How to Better Engage Millennials for a Generation “We” in the Workplace
75 of every 100 of your co-workers will be a Millennial within the next five years.
Praise-hungry, lazy, entitled, unloyal, and far too demanding job hoppers – guess who?
Ding ding ding! Millennials. Aka “The Me Me Me Generation.”
Yes, they have flaws, but doesn’t every generation?
I’m not here to deny the extensive list of stereotypes. Because the truth is: some of them are probably true!
As a recent grad entering the workforce, the bad rap Millennials get is inevitable. The labels I just mentioned are only a few of the many names associated with the generation.
Who run the world? Millennials. Let the facts speak for themselves:
Depending on who you ask, Millennials are young adults born between the years of 1981 and 1996. Maybe it’s the staggering population size of the generation that puts them in the spotlight – but shouldn’t that be even more reason society must come to terms with reality?
By reality I mean that, by 2025, Millennials will make up over 75% of the workforce. Yep, 75 of every 100 of your co-workers will be a Millennial within the next five years.
So move over, Negative Nancy. It’s time to face reality and make light of what’s to come.
What can Millennials bring to the table?
A passionate perspective
One of the biggest differences between Millennials and previous generations is their willingness to self-sacrifice in order to pursue their passions.
The bottom line is that Millennials will not settle for mediocrity – at least not long-term.
What they are willing to settle for is an average job on the side with so-so pay while on the hunt for the perfect match.
(Probably where the job hopper stereotype comes from.)
Work to live
What does that mean?
Millennials emphasize a career with work-life balance. Which (generally) means greater employee satisfaction – across the board.
….Which leads to employee longevity. Which leads to a happier “Me Me Me,” and a happier you.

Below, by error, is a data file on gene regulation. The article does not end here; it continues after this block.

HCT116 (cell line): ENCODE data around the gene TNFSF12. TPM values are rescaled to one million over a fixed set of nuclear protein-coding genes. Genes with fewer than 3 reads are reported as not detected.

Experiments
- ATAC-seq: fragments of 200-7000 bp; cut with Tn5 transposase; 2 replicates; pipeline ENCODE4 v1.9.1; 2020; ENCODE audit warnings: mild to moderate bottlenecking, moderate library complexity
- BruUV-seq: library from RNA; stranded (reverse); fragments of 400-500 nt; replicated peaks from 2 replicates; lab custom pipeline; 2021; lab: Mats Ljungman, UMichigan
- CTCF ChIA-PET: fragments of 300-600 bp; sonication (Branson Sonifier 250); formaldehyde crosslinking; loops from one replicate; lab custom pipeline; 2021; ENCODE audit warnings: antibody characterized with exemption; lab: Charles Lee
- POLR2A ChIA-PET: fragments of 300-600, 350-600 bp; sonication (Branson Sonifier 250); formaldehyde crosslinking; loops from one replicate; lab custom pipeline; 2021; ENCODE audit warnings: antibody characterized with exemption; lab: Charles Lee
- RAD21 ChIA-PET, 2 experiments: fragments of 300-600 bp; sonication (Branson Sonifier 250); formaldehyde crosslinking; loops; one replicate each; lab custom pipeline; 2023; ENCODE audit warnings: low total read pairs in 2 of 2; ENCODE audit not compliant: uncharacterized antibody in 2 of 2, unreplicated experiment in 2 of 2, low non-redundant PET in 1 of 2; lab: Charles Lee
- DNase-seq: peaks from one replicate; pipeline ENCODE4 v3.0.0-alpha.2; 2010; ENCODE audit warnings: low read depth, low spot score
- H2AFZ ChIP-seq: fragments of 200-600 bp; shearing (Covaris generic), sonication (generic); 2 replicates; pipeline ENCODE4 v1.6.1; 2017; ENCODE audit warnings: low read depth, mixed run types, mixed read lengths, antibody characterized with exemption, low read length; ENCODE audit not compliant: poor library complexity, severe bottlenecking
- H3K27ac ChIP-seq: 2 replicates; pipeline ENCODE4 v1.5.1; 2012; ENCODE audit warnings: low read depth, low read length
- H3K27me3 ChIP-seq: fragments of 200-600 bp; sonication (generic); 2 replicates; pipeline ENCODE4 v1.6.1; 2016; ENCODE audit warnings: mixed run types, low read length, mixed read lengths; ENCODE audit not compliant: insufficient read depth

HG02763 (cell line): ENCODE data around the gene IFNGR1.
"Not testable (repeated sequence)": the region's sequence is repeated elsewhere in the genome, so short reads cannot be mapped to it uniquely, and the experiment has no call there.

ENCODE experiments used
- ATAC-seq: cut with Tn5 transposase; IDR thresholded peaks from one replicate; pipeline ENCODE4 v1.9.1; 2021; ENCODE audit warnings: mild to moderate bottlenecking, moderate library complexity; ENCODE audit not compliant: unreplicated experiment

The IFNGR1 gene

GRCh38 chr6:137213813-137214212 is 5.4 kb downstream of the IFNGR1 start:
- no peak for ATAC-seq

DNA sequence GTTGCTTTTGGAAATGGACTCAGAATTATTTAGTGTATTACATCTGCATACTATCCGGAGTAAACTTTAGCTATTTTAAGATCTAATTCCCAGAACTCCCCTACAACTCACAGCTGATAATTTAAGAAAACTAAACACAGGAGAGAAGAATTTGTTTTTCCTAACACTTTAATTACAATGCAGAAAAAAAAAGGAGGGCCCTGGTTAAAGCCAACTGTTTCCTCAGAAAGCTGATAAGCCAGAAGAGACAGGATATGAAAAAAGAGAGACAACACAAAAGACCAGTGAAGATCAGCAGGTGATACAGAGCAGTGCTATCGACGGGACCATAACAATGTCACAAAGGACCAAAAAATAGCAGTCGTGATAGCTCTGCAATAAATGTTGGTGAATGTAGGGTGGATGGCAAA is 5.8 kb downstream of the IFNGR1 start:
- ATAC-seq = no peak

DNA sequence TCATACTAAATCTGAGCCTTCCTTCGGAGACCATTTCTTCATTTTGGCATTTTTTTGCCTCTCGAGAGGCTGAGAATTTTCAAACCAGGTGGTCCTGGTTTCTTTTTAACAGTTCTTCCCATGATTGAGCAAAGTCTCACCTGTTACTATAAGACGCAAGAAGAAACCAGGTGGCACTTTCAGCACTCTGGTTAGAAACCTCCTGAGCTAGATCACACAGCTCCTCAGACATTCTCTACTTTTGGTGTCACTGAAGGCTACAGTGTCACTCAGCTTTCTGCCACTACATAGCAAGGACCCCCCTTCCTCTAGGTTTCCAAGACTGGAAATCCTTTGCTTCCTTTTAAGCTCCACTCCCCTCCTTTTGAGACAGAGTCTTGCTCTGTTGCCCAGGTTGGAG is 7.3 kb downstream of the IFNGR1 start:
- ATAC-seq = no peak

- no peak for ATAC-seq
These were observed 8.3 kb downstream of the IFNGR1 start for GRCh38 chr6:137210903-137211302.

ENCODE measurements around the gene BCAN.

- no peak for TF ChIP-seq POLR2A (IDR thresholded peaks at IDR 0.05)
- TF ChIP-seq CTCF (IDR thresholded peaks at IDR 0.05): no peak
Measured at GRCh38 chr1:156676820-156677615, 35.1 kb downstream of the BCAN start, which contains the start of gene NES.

Oh, and a whole lot of extra dough for your company’s bottom line.
Truth: on average, losing an employee costs an employer 33% of that workers’ annual salary to replace. A $50,000 annual salary would cost the company $16,500. (But like, who’s counting?)
The refreshing reality is, Millenials have a firm grasp on what it means to live a balanced life – which is often overlooked in previous generations. We all could use a reminder every once in a while.
And seeing your Millennial coworker living their #BestLife will probably have a ripple effect on you, too.
Primed to do well by doing good
It’s arguably the most promising quality about Millennials.
In general, society becomes a better place when people have the courage to stand up for what they believe in.
Basically, Millennials are fearless when it comes to staying true to their values.
…But really – “Almost 70% say that giving back and being civically engaged are their highest priorities.”
FOMO (Fear of Missing Out) on this generation’s value? Try this at work…
I think it’s fair to say that what Millennials look for in the workplace, goes hand in hand with what they value.
So, why does this matter?
Companies can no longer just talk the talk – they need to walk the walk.
It’s one thing to recognize the changes that are taking place in the workforce. But to take action and implement change is a whole different ball game. One word: Innovation.
“If leaders and talent managers are going to meet Millennials where they are, they’re likely going to have to do it in a new way.” (Say it louder for the people in the back!)
Tip #1: Pay It Forward
For a generation whose vast majority prioritizes social good over financial stability, the nickname “Generation Me Me Me” is pretty ironic. “Generation We” sounds more like it. (All sappiness intended).
So be good by doing good. Or Millennials will go elsewhere. (Think: your biggest competitors.)
After all, the best and most successful companies to date are the ones that have not only passion, but purpose. They give back.
It’s a win-win here. Companies get the talent, diversity, and employee retention of the largest sector in the workforce. You save thousands of dollars in overhead (remember that $16,500 average employee replacement cost?) Not to mention – far better employee satisfaction, word of mouth, company growth…the list goes on.
The result? Millennials get the satisfaction and fulfillment they’ve been searching for through social impact.
Tip #2: Be a Student and a Teacher
If there’s one thing you should take away from this blog, it’s this: “Becoming a student of Millennials’ value systems may be one way leaders stand a chance to engage them.”
Read that again.
If you want to optimize your Millennials’ retention, study them. Understand their learning styles. Be sensitive to their differences.
Give them guidance, but also freedom. Give them the responsibility to get from A to B, but let them decide how to get there. Really take the time to show them the ropes.
(Note: the grass is greener where you water it.)
Despite what might be word on the street, there is power in a simple shift of perspective.
So, grab your coolest shades because the future’s looking pretty bright.